I am Forbidden by Anouk Markovits, narrated by Rosalyn Landor
Published in audio by Random House Audio, published in print by Hogarth Books, both imprints of Random House
From the publisher:
Sweeping from the Central European countryside just before World War II to Paris to contemporary Williamsburg, Brooklyn, I Am Forbidden brings to life four generations of one Satmar family.
Opening in 1939 Transylvania, five-year-old Josef witnesses the murder of his family by the Romanian Iron Guard and is rescued by a Gentile maid to be raised as her own son. Five years later, Josef rescues a young girl, Mila, after her parents are killed while running to meet the Rebbe they hoped would save them. Josef helps Mila reach Zalman Stern, a leader in the Satmar community, in whose home Mila is raised as a sister to Zalman’s daughter, Atara. As the two girls mature, Mila’s faith intensifies, while her beloved sister Atara discovers a world of books and learning that she cannot ignore. With the rise of communism in central Europe, the family moves to Paris, to the Marais, where Zalman tries to raise his children apart from the city in which they live.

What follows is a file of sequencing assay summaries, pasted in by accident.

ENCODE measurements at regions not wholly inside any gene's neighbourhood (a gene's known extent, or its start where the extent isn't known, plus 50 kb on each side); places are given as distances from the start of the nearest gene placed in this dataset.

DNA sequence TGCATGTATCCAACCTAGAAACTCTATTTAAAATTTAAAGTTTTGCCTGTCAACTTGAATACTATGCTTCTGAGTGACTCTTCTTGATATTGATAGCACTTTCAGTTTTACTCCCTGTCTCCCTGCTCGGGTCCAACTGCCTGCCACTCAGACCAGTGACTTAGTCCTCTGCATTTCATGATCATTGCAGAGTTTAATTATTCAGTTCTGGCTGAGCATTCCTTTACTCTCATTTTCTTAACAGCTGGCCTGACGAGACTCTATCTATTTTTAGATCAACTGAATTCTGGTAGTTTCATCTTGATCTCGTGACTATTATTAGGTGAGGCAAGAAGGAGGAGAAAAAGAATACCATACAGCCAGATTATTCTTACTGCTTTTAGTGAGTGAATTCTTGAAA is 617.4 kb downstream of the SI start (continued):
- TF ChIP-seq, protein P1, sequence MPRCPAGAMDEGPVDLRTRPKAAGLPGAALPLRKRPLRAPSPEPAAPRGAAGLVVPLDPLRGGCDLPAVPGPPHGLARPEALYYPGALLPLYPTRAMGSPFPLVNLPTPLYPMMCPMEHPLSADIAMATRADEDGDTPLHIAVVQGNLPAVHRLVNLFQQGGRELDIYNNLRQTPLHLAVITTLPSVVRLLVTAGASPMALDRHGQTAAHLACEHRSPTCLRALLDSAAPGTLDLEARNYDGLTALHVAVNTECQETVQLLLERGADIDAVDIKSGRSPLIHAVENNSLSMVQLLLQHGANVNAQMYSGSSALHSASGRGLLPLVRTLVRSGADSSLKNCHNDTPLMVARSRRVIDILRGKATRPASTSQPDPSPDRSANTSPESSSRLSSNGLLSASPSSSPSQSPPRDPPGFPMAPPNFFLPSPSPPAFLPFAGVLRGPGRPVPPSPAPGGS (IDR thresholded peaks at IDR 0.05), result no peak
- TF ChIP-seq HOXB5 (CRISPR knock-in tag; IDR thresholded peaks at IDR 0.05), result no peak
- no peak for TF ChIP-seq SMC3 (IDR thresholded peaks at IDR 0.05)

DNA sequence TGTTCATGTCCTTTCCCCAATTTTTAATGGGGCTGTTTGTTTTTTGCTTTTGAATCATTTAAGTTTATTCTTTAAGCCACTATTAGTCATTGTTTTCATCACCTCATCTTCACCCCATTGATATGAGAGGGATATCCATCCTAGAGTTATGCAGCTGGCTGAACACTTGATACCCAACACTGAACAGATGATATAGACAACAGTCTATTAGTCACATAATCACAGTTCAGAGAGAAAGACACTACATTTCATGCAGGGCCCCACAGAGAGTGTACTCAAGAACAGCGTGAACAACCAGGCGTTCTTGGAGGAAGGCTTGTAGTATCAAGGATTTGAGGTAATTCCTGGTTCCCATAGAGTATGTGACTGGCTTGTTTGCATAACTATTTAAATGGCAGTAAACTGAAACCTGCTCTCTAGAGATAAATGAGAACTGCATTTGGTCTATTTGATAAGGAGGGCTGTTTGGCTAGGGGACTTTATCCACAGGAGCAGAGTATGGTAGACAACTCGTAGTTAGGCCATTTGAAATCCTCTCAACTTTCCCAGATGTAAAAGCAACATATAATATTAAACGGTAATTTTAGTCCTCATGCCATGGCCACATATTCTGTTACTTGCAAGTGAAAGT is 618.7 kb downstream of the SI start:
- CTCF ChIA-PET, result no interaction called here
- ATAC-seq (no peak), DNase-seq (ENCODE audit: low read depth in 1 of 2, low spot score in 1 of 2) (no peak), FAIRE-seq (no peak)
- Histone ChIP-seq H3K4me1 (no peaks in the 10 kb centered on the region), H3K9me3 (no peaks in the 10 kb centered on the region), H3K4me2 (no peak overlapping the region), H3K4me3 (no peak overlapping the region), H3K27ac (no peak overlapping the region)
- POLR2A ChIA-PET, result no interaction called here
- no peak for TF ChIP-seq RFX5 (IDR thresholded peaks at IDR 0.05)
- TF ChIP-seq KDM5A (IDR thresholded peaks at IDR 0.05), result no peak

When the two girls come of age, Mila marries within the faith, while Atara continues to question fundamentalist doctrine. The different choices the two sisters makes force them apart until a dangerous secret threatens to banish them from the only community they’ve ever known.
Thoughts on the story:
There are times early on in I am Forbidden when the reader may wonder exactly what is going on and have trouble following the threads of relationship. By the time the family moves to Williamsburg, however, Marouk’s narrative straightens itself out and becomes increasingly engaging. That Satmar society is not one I am familiar with, and it was fascinating to learn more about them through Mila and Atara and their differing views on their faith. Markovits seems to be very respectful of the culture, even when he seems to disagree with some of the specifics – or at least his characters do. As a result, I am Forbidden is filled with genuine emotion and a quiet drama.
Thoughts on the audio production:
In I am Forbidden Rosalyn Landor is, as always, fabulous. She brings poise and a quiet dignity to the story, which works very well with the world Markovits creates. Landor is one of those narrators I could simply sit and listen to for hours, she’s just that good, and I am Forbidden is no exception.
For more on the audio production, please see my review for Audiofile Magazine.
I am Forbidden is a lovely, quiet novel that works very well in audio, largely thanks to Rosalyn Landor’s performance. Recommended.
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